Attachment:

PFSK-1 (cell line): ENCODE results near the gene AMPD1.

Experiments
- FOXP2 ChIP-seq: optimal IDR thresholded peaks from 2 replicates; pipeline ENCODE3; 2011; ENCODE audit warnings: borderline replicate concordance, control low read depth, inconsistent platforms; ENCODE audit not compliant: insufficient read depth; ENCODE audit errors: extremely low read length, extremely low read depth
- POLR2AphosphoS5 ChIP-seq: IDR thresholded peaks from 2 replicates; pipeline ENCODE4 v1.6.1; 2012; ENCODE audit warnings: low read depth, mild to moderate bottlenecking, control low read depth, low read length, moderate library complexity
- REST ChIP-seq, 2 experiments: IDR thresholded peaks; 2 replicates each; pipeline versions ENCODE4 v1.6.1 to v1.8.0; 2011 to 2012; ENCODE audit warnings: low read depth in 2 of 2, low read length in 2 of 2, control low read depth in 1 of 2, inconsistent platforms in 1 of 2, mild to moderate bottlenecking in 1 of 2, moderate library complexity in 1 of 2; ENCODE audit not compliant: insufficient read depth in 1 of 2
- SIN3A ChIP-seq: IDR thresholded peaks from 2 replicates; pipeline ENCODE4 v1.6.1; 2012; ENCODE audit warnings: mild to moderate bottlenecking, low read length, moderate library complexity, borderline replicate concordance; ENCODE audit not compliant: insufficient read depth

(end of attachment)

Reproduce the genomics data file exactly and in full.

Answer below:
PFSK-1 (cell line): ENCODE results near the gene AMPD1.

Experiments
- FOXP2 ChIP-seq: optimal IDR thresholded peaks from 2 replicates; pipeline ENCODE3; 2011; ENCODE audit warnings: borderline replicate concordance, control low read depth, inconsistent platforms; ENCODE audit not compliant: insufficient read depth; ENCODE audit errors: extremely low read length, extremely low read depth
- POLR2AphosphoS5 ChIP-seq: IDR thresholded peaks from 2 replicates; pipeline ENCODE4 v1.6.1; 2012; ENCODE audit warnings: low read depth, mild to moderate bottlenecking, control low read depth, low read length, moderate library complexity
- REST ChIP-seq, 2 experiments: IDR thresholded peaks; 2 replicates each; pipeline versions ENCODE4 v1.6.1 to v1.8.0; 2011 to 2012; ENCODE audit warnings: low read depth in 2 of 2, low read length in 2 of 2, control low read depth in 1 of 2, inconsistent platforms in 1 of 2, mild to moderate bottlenecking in 1 of 2, moderate library complexity in 1 of 2; ENCODE audit not compliant: insufficient read depth in 1 of 2
- SIN3A ChIP-seq: IDR thresholded peaks from 2 replicates; pipeline ENCODE4 v1.6.1; 2012; ENCODE audit warnings: mild to moderate bottlenecking, low read length, moderate library complexity, borderline replicate concordance; ENCODE audit not compliant: insufficient read depth